Hot damn, some debate
Well, yes, let's have some debate. Me and the boys on the bus have parted company, as you might have discerned from the new comments, but goddamn, let's have a go in cyberspace instead! Here's what we need to talk about. (1) Mutiny in the military will undermine Bush's dreams of empire--not journalistic principle (will Seymour Hersh or Mark Danner have anywhere near the effect of the officer corps?), not wringing of hands among us academics. From the git-go, it's been the War College types who have said, "This is insane, and not do-able." They will prevail. We need to pay close attention as they make their case. To the suits v. re-ups among the reserves, the guard, etc. The end of the war in Vietnam, and the remarkable transformation of the American military, came as a result of mutiny over there, notwithstanding those who want to believe that opposition to the war was a college-student vocation. (2) Universal health care has become the norm, the expectation of both parties, in the last 12 years, mainly because the right of health care has beome a question of political economy: the moral question has become something larger, or maybe smaller, and now it can be dealt with as a mere policy problem (something like the slavery issue, ca. 1838-1860). Everyone, left to right, private to public sector, agrees that universal health care is the goal--the debate is about the means, not the end. [See, e.g., the Business section of NYT for 12/6/04] (3) Actually existing socialism: let's talk. My first post on this will be my bizarre exchange with young centurion O'Keefe, wherein I tried to define socialism and postmodernism for him, and got a clinically hysterical response. My old friend Keith Haynes and I have been compiling a list of socialisms in our lives--following the lead of the Chinese foreign minister, who insists the US is more socialist than his country. Help me out here.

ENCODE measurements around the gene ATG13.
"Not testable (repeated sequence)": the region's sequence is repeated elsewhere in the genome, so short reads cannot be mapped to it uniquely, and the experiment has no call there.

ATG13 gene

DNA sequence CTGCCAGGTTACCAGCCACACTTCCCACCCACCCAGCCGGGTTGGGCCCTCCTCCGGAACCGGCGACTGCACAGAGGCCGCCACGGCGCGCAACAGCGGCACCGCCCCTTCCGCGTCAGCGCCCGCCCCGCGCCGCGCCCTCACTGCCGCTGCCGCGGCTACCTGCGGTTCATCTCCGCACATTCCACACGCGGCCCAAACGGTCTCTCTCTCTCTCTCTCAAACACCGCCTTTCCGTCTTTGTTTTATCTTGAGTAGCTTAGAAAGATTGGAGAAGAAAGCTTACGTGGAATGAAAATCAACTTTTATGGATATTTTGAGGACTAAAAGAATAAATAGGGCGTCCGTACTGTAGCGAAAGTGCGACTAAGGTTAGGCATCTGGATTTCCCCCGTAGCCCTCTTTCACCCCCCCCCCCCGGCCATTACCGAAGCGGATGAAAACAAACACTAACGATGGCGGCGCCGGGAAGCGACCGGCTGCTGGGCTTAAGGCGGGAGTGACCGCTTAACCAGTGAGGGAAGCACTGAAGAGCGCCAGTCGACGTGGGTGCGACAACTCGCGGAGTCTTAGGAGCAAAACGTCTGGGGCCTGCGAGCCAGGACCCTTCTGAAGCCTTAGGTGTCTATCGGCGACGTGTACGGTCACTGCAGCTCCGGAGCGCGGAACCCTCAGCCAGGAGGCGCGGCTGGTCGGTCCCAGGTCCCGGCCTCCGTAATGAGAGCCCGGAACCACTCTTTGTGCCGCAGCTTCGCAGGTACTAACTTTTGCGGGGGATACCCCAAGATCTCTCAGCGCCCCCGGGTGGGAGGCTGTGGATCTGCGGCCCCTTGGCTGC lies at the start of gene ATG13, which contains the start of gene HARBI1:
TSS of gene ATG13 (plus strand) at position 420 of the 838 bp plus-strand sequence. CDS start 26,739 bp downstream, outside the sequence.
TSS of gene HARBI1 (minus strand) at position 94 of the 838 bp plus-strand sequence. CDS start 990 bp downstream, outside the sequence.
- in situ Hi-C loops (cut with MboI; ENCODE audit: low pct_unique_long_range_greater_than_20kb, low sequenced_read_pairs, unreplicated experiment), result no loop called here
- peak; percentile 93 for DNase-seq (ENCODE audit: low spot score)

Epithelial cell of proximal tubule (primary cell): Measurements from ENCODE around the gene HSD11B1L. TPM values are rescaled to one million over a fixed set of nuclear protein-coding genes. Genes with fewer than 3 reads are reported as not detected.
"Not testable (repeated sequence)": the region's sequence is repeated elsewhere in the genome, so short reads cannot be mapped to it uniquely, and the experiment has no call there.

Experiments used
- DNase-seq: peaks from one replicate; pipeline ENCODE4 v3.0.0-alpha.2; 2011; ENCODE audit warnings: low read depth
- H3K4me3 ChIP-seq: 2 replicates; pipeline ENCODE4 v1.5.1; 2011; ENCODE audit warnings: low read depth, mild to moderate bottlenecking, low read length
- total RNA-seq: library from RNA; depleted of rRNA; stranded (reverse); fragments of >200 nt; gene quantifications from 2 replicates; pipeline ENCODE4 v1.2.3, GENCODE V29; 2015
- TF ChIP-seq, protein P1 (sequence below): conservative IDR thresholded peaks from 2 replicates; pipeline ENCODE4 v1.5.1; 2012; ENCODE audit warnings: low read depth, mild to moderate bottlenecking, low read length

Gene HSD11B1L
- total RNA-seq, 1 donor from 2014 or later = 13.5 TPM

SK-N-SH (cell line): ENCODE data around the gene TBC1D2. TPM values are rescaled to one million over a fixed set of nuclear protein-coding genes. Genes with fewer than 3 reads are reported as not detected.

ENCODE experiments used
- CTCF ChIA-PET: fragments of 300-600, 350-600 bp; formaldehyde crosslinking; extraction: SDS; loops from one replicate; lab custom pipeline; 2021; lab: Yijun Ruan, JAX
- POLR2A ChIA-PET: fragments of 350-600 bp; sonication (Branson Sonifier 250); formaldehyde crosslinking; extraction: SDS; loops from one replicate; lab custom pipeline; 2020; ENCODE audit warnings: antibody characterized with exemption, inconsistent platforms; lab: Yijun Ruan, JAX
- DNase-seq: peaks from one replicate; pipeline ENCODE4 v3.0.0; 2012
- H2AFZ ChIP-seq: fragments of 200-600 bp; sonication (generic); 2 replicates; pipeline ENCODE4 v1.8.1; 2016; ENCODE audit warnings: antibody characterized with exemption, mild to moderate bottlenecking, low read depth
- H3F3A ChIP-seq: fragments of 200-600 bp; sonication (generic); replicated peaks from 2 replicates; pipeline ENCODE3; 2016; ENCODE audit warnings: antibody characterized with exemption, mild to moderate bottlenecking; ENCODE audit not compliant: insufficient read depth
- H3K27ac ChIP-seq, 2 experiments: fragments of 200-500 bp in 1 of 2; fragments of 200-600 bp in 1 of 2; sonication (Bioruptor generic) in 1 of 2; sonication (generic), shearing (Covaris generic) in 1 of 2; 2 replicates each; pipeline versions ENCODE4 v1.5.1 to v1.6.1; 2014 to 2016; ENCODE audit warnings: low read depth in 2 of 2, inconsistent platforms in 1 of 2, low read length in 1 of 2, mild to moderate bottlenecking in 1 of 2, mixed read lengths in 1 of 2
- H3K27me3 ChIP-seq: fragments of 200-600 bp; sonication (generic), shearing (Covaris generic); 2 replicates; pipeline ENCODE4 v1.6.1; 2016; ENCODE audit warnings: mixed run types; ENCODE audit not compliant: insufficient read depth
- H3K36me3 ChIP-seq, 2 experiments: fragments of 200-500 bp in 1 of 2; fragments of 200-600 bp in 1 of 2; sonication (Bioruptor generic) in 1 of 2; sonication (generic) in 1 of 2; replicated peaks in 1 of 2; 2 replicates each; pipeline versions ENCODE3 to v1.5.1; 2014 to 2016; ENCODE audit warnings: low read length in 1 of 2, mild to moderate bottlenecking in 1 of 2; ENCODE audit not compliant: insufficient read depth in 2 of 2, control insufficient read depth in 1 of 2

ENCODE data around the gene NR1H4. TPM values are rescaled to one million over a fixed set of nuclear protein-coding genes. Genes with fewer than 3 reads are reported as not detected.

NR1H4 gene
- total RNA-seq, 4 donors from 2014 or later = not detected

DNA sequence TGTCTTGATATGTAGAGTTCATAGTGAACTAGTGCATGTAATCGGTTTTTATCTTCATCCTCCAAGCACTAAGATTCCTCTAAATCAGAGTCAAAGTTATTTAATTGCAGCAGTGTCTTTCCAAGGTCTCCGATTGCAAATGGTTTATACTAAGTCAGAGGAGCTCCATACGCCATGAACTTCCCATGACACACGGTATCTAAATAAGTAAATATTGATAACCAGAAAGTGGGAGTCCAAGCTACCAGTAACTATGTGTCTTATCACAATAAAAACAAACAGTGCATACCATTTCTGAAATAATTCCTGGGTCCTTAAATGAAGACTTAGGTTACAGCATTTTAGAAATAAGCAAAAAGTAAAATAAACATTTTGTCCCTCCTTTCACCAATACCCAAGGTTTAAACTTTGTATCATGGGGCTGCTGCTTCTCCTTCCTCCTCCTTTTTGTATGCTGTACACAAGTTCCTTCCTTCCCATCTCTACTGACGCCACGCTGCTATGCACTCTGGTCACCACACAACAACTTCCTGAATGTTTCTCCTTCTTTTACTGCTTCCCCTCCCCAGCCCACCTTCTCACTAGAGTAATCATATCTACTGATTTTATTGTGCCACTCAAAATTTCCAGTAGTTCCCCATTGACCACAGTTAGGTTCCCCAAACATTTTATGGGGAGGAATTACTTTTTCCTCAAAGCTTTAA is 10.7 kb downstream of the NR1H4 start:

Now we're talking.